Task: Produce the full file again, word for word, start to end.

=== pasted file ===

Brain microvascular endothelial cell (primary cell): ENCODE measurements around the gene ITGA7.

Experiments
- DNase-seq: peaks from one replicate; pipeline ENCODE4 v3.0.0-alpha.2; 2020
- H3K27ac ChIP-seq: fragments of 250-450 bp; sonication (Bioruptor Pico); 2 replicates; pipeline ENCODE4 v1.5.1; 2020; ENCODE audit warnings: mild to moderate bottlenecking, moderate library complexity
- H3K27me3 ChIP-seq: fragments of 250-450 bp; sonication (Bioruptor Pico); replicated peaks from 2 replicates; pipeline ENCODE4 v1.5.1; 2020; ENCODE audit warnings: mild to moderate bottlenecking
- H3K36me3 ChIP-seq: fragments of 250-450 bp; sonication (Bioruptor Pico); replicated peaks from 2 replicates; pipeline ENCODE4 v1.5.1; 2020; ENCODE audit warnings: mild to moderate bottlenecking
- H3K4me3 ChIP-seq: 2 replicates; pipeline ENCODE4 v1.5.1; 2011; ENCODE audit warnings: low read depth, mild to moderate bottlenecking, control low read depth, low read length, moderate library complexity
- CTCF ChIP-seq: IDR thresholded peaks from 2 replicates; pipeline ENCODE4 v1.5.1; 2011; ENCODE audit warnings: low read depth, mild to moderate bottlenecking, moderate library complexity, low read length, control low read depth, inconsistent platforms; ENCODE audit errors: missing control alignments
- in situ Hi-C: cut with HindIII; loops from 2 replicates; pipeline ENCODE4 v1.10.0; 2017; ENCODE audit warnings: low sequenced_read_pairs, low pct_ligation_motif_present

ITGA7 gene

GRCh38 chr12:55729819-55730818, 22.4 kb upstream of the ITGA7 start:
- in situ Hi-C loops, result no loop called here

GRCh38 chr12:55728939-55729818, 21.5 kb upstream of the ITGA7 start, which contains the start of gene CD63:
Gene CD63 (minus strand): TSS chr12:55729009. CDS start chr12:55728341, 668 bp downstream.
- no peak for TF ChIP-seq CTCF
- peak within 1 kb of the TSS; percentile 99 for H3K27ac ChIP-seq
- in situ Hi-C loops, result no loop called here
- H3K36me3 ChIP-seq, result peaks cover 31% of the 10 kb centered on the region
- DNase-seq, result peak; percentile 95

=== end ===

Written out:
Brain microvascular endothelial cell (primary cell): ENCODE measurements around the gene ITGA7.

Experiments
- DNase-seq: peaks from one replicate; pipeline ENCODE4 v3.0.0-alpha.2; 2020
- H3K27ac ChIP-seq: fragments of 250-450 bp; sonication (Bioruptor Pico); 2 replicates; pipeline ENCODE4 v1.5.1; 2020; ENCODE audit warnings: mild to moderate bottlenecking, moderate library complexity
- H3K27me3 ChIP-seq: fragments of 250-450 bp; sonication (Bioruptor Pico); replicated peaks from 2 replicates; pipeline ENCODE4 v1.5.1; 2020; ENCODE audit warnings: mild to moderate bottlenecking
- H3K36me3 ChIP-seq: fragments of 250-450 bp; sonication (Bioruptor Pico); replicated peaks from 2 replicates; pipeline ENCODE4 v1.5.1; 2020; ENCODE audit warnings: mild to moderate bottlenecking
- H3K4me3 ChIP-seq: 2 replicates; pipeline ENCODE4 v1.5.1; 2011; ENCODE audit warnings: low read depth, mild to moderate bottlenecking, control low read depth, low read length, moderate library complexity
- CTCF ChIP-seq: IDR thresholded peaks from 2 replicates; pipeline ENCODE4 v1.5.1; 2011; ENCODE audit warnings: low read depth, mild to moderate bottlenecking, moderate library complexity, low read length, control low read depth, inconsistent platforms; ENCODE audit errors: missing control alignments
- in situ Hi-C: cut with HindIII; loops from 2 replicates; pipeline ENCODE4 v1.10.0; 2017; ENCODE audit warnings: low sequenced_read_pairs, low pct_ligation_motif_present

ITGA7 gene

GRCh38 chr12:55729819-55730818, 22.4 kb upstream of the ITGA7 start:
- in situ Hi-C loops, result no loop called here

GRCh38 chr12:55728939-55729818, 21.5 kb upstream of the ITGA7 start, which contains the start of gene CD63:
Gene CD63 (minus strand): TSS chr12:55729009. CDS start chr12:55728341, 668 bp downstream.
- no peak for TF ChIP-seq CTCF
- peak within 1 kb of the TSS; percentile 99 for H3K27ac ChIP-seq
- in situ Hi-C loops, result no loop called here
- H3K36me3 ChIP-seq, result peaks cover 31% of the 10 kb centered on the region
- DNase-seq, result peak; percentile 95